The cancellation of leave and the way Captain Evans addressed the ship's company created a great deal of resentment on the lower deck particularly amongst the engine room stokers. As a result about one hundred ratings went ashore assembled on the jetty and generated a great deal of rowdiness. The Captain then ordered a bugle to be sounded calling for the men to assemble for divisions (parade). A few men obeyed the order by returning back onboard, but most, then proceeded to the dockyard gate, refusing orders given by a Petty Officer, stationed at the gate, to stop and return to the ship.  They proceeded into town, and in their eyes were simply  taking unauthorised leave, which in their opinion they were due. In fact it was mutiny. However, a large number of the men came back to the ship during the afternoon. They had their tea, changed their clothes, and then went ashore again. This time a party of one corporal and six Royal Marines armed with rifles (but without ammunition) and, as ordered, without bayonets fixed, had taken a position at the dockyard gate. However they were easily swept aside by the mutineers, the Marines being   under orders not to use violence for fear of making things worse.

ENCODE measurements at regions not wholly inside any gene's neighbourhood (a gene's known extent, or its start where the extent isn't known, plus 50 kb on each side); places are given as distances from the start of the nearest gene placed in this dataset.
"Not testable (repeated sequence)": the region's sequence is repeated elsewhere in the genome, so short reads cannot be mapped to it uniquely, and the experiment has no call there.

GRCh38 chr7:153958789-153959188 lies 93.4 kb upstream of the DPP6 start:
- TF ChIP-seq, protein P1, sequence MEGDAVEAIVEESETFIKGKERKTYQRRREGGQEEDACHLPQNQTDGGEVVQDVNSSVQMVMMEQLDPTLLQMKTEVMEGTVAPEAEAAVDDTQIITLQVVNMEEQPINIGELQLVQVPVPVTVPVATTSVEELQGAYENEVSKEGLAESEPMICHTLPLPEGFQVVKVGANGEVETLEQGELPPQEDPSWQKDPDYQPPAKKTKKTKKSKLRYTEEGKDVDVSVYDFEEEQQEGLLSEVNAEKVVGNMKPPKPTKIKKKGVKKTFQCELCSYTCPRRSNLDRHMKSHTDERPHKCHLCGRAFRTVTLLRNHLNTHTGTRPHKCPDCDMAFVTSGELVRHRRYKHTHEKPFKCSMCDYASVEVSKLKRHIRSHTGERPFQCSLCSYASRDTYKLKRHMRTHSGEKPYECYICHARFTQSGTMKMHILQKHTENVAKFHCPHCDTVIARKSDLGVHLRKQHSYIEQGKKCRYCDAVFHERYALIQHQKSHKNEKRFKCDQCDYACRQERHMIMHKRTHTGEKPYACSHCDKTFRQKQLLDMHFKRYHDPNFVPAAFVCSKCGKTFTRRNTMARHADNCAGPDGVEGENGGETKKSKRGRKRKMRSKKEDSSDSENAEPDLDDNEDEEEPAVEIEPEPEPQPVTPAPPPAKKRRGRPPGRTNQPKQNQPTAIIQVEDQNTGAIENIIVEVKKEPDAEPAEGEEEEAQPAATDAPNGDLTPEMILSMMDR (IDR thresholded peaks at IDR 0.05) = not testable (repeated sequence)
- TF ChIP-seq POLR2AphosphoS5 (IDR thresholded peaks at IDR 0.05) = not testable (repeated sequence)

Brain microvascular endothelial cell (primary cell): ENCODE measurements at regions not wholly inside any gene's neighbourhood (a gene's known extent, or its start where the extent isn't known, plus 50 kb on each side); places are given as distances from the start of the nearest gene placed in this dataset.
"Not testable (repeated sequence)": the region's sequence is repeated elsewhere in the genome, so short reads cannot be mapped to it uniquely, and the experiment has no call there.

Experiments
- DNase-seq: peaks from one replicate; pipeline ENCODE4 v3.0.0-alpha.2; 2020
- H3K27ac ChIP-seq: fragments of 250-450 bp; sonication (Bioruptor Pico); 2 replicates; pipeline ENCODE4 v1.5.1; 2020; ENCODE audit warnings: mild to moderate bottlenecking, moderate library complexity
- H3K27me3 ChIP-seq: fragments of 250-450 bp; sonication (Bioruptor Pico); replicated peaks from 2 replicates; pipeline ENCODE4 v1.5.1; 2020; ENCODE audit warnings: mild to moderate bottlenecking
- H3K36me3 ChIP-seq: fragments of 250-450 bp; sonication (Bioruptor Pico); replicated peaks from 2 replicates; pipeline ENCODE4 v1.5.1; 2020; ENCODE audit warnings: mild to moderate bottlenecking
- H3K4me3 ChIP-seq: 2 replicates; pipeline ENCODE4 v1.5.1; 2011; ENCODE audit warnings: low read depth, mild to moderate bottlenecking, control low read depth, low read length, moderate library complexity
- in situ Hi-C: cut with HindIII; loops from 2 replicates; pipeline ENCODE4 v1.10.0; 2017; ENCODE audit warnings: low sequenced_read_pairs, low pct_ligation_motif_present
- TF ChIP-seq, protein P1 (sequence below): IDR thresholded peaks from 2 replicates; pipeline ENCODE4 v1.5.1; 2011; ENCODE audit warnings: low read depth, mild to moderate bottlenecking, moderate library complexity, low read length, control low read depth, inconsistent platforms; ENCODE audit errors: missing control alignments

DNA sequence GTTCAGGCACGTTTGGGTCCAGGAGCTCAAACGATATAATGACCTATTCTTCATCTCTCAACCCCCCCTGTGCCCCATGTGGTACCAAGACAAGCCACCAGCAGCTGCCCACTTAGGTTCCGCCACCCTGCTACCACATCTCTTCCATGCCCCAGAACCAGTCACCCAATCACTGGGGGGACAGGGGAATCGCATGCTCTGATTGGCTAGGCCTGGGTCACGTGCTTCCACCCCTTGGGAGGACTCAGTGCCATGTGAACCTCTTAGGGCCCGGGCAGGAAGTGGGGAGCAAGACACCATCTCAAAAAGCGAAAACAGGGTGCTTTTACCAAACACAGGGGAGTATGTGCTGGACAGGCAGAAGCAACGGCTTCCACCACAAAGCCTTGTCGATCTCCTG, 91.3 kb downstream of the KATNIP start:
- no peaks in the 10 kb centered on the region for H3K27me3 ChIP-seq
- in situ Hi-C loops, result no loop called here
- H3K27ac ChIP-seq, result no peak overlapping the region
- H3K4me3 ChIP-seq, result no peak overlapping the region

The mutineers came back aboard the ship on Sunday night, but instead of returning to their duties, they left the ship again on Monday, since no restriction had been put in place to prevent their leaving. It was almost as if the Captain was "giving them enough rope," rather than bringing the breach in discipline to an immediate halt. I think he unintentionally allowed circumstances to get out of control. Most of the mutineers returned by Tuesday morning at which time a strong force of Marines had been mustered from various warships to reimpose discipline, but the men returned of their own volition. The ship left the dockside and moved into midstream where re-coaling was undertaken on Wednesday. The Senior Naval Officer (SNO) Liverpool mustered and addressed the ship's company and then spoke individually to each of the men involved in the disobediance. He was trying to understand the reasons that led to this, and what were were their grievances. However,  few if any of the men listed any grievances or made complaints about the Captain, the officers and senior ratings. Certainly they had been upset by the cancellation of leave,  and by the Captain's use of the words "lack of trust" for the ship's company.